Friday, September 10, 2010
Cannonball Read #33: When We Were Orphans by Kazuo Ishiguro
Like Never Let Me Go, Kazuo Isihiguro infuses When We Were Orphans with a sense of measured nonchalance. While reading, I could imagine Christopher Banks sitting across from me and just talking his thoughts out, just him and I having an easy conversation. But his words, the events that he speaks of, are a slow, gradual build up - like he is carefully trying to tiptoe around the real point of his story.
In the beginning, Christopher leads us through his high-society life in London and early success as a detective. He befriends a young lady, Sarah, who is also an orphan. He never talks about the cases that he is solving - there is almost a sense of, "But you already know, so why should I boast about my achievements?" - but fills us in on his childhood in Shanghai. He had moved to England after his father and mother disappeared, and in the second half of the book, he travels back to his old home country, now changed irrevocably by the Sino-Japanese War, to try and find out how he became an orphan.
It certainly says something about Ishiguro's craft that I can simultaneously be bored by his words and intrigued by the meaning behind his writing. I was curious about Christopher throughout the book. He may present himself as a very adaptable and intelligent person, but there are hints offered that this is not a universal perception. Early in the book, an old classmate referred to him as an "odd bird," while another later said that he was a "miserable loner." Christopher took offense to these characterizations because he felt that he had always been able to mimic his classmates in their normalcy.
There was also the impression that if he solved the case of his missing parents, the Sino-Japanese War would stop raging. At certain points, I wondered if we were in some alternate universe and that Christopher was being an unreliable narrator by neglecting to tell his that he was the Prince of England or something. Other times, I thought the other British expatriates were making fun of him and his self-importance by fawning over him and the extremely unlikely return of his parents.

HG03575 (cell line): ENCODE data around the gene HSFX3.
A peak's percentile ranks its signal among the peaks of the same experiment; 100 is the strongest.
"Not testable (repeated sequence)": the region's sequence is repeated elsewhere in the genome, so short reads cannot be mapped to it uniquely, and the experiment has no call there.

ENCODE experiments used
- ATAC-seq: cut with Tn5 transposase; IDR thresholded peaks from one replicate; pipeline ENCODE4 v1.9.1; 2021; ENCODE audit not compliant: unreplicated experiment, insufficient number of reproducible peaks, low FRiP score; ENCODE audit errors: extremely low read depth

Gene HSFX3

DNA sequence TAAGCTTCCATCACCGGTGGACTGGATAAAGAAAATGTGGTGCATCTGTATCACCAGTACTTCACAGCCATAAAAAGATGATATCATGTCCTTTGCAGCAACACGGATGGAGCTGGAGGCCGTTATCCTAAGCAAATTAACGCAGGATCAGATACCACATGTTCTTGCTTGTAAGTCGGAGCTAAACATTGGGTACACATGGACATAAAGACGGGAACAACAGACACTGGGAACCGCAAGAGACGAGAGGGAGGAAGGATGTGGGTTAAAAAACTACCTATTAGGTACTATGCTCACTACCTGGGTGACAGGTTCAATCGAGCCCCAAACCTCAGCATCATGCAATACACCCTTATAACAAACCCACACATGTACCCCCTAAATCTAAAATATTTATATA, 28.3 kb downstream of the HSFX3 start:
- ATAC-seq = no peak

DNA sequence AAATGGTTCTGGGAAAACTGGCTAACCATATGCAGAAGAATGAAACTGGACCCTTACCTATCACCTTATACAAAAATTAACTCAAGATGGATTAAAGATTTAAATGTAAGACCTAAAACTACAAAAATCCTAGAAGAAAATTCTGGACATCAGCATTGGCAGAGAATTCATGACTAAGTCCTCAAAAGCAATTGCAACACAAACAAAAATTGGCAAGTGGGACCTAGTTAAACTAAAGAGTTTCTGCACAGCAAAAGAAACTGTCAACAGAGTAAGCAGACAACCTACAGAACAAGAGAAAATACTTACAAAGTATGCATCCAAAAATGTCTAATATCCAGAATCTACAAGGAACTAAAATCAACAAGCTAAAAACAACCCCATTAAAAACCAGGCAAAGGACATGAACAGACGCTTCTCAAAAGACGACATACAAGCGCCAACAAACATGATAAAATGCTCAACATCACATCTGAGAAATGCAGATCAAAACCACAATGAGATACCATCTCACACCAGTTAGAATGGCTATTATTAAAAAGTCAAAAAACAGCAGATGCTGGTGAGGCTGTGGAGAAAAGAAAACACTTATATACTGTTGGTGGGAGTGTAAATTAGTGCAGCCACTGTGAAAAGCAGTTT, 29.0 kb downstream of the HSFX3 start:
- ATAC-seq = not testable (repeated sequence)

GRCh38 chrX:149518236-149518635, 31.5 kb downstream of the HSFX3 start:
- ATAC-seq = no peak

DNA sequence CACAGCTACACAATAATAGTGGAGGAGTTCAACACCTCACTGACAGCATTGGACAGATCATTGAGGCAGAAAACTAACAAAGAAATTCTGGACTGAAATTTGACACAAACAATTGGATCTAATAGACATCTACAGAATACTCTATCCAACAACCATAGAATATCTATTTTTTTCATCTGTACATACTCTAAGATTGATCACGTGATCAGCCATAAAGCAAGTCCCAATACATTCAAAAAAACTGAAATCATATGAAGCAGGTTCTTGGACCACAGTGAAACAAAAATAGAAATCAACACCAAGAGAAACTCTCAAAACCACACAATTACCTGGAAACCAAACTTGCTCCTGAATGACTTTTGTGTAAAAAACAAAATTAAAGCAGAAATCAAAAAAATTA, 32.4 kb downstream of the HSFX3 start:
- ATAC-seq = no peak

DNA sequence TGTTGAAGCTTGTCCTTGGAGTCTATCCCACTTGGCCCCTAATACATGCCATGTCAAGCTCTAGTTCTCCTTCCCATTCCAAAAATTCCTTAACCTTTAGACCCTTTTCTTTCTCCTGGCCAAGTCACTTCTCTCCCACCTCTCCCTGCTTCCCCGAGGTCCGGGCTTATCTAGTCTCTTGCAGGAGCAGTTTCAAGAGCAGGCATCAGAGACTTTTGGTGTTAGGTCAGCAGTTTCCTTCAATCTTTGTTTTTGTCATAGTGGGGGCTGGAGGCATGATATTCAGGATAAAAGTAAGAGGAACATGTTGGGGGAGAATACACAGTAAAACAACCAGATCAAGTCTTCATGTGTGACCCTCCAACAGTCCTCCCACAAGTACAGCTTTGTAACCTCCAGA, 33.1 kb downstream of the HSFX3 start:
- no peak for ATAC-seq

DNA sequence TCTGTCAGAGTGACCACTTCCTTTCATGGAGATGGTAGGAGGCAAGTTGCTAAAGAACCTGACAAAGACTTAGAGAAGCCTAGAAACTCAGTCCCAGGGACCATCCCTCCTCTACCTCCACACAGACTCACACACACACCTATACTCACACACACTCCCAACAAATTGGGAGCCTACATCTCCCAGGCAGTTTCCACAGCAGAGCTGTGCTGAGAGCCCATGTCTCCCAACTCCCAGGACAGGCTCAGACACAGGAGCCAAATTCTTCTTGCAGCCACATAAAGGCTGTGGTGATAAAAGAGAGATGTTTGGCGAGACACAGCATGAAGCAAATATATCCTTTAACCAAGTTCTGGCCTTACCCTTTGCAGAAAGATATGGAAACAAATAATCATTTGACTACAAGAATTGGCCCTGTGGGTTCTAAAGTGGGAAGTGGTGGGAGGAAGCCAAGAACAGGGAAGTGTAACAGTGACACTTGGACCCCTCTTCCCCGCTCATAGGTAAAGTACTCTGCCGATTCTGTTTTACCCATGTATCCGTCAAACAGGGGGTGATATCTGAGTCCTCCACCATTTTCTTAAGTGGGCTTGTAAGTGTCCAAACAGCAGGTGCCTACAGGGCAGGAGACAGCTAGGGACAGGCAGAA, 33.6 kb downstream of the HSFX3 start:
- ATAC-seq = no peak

In the end, I'm not sure these things matter. At first, I saw the story as a mystery with the discovery of Christopher's parents to be the end point. Throughout the book, I was disturbed by how his perception of himself and the perception that people had of him seemed incongruent. How could we trust his memories of his childhood and of his parents' disappearance? What is ironic is that his profession brings to mind an image of objectivity; the man has solved many difficult cases and been lauded as one of the brightest minds in London society. Yet his existence - the way he sees himself and sees the world around him - is such a fragment to me. Though I trust that he thinks his version is the truth, I do not believe it is the truth.
Does that even make sense? All I know is that after I finished the book, I was left feeling sad for Christopher. Not because of his parents or his missed chances with Sarah, but because he still managed to hold us at arm's length even after revealing the saddest events in his life. Is this the result of having lost his parents and never quite being able to come to terms with their disappearance? There are no answers about that, and Christopher is more than happy to ignore his unhappiness. However, for me, there remains a sense of a wasted life.